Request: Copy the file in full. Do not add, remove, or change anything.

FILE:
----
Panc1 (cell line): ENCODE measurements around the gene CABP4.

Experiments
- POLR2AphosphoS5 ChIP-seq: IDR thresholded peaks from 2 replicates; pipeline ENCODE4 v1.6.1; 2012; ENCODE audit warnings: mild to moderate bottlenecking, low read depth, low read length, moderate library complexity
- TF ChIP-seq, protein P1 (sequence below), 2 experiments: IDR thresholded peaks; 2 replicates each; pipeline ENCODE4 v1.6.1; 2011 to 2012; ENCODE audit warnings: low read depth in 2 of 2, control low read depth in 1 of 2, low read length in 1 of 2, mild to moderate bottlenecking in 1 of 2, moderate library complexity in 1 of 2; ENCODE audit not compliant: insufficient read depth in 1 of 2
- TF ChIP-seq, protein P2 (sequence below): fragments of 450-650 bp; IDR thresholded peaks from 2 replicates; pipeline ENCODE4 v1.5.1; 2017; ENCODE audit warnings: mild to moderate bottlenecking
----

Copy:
Panc1 (cell line): ENCODE measurements around the gene CABP4.

Experiments
- POLR2AphosphoS5 ChIP-seq: IDR thresholded peaks from 2 replicates; pipeline ENCODE4 v1.6.1; 2012; ENCODE audit warnings: mild to moderate bottlenecking, low read depth, low read length, moderate library complexity
- TF ChIP-seq, protein P1 (sequence below), 2 experiments: IDR thresholded peaks; 2 replicates each; pipeline ENCODE4 v1.6.1; 2011 to 2012; ENCODE audit warnings: low read depth in 2 of 2, control low read depth in 1 of 2, low read length in 1 of 2, mild to moderate bottlenecking in 1 of 2, moderate library complexity in 1 of 2; ENCODE audit not compliant: insufficient read depth in 1 of 2
- TF ChIP-seq, protein P2 (sequence below): fragments of 450-650 bp; IDR thresholded peaks from 2 replicates; pipeline ENCODE4 v1.5.1; 2017; ENCODE audit warnings: mild to moderate bottlenecking